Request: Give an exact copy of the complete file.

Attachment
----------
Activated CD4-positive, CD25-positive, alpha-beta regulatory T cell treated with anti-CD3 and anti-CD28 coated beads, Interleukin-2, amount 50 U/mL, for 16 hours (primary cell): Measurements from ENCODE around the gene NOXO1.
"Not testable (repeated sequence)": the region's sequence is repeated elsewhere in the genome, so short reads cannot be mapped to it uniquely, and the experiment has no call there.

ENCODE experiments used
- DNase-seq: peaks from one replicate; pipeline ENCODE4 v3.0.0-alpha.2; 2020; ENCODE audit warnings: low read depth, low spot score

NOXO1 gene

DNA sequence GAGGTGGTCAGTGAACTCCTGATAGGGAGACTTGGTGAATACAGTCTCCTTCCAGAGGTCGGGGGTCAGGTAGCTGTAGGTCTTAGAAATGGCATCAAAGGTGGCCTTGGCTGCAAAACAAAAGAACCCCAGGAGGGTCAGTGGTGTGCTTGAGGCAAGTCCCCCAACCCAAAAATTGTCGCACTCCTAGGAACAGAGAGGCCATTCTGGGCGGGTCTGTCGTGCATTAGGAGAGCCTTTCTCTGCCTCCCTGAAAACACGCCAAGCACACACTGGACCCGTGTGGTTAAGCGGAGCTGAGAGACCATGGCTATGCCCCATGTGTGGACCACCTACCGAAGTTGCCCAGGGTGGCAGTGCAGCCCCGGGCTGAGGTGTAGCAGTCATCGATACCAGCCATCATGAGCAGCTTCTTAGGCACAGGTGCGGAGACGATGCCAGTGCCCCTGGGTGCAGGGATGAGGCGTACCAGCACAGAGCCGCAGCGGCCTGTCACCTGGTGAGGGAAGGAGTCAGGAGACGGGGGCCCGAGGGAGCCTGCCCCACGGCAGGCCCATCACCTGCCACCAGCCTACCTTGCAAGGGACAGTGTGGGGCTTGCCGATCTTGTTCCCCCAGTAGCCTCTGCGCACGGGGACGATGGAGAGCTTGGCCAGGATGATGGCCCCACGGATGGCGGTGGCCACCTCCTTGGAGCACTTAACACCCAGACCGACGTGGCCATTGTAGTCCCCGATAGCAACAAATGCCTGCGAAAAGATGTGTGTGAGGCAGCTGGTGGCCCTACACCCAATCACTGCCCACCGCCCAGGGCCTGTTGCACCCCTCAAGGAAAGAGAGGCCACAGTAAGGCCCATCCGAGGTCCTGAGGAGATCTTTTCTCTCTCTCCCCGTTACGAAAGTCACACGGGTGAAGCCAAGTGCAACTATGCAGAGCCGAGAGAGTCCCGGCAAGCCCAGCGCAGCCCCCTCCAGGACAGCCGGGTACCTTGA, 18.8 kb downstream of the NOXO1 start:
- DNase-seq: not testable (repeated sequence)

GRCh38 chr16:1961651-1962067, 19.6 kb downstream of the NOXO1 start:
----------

Activated CD4-positive, CD25-positive, alpha-beta regulatory T cell treated with anti-CD3 and anti-CD28 coated beads, Interleukin-2, amount 50 U/mL, for 16 hours (primary cell): Measurements from ENCODE around the gene NOXO1.
"Not testable (repeated sequence)": the region's sequence is repeated elsewhere in the genome, so short reads cannot be mapped to it uniquely, and the experiment has no call there.

ENCODE experiments used
- DNase-seq: peaks from one replicate; pipeline ENCODE4 v3.0.0-alpha.2; 2020; ENCODE audit warnings: low read depth, low spot score

NOXO1 gene

DNA sequence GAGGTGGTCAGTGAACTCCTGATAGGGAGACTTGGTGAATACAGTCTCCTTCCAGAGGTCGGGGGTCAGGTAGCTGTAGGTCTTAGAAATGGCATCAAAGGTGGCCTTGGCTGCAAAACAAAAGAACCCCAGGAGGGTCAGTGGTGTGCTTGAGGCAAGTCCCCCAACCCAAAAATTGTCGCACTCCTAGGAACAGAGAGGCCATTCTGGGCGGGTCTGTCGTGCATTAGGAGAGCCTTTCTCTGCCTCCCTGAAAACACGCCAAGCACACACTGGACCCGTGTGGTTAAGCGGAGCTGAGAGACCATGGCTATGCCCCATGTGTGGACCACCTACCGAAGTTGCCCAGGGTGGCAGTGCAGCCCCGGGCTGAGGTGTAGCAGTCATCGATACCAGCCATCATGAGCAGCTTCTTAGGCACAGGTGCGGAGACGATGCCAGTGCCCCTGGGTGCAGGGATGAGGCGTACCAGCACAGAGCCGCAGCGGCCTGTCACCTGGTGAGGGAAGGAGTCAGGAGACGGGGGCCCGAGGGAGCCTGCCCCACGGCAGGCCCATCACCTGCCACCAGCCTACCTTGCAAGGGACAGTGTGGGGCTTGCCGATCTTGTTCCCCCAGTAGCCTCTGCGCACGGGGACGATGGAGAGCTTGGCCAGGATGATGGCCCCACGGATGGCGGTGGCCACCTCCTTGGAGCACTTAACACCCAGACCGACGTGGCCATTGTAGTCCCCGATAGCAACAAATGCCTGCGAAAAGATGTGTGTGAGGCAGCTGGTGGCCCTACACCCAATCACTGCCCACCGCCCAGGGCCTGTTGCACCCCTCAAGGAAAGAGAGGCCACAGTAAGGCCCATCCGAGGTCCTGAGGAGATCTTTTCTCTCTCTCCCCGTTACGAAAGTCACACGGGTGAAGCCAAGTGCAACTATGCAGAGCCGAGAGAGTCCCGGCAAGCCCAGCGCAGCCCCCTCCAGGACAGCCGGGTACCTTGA, 18.8 kb downstream of the NOXO1 start:
- DNase-seq: not testable (repeated sequence)

GRCh38 chr16:1961651-1962067, 19.6 kb downstream of the NOXO1 start: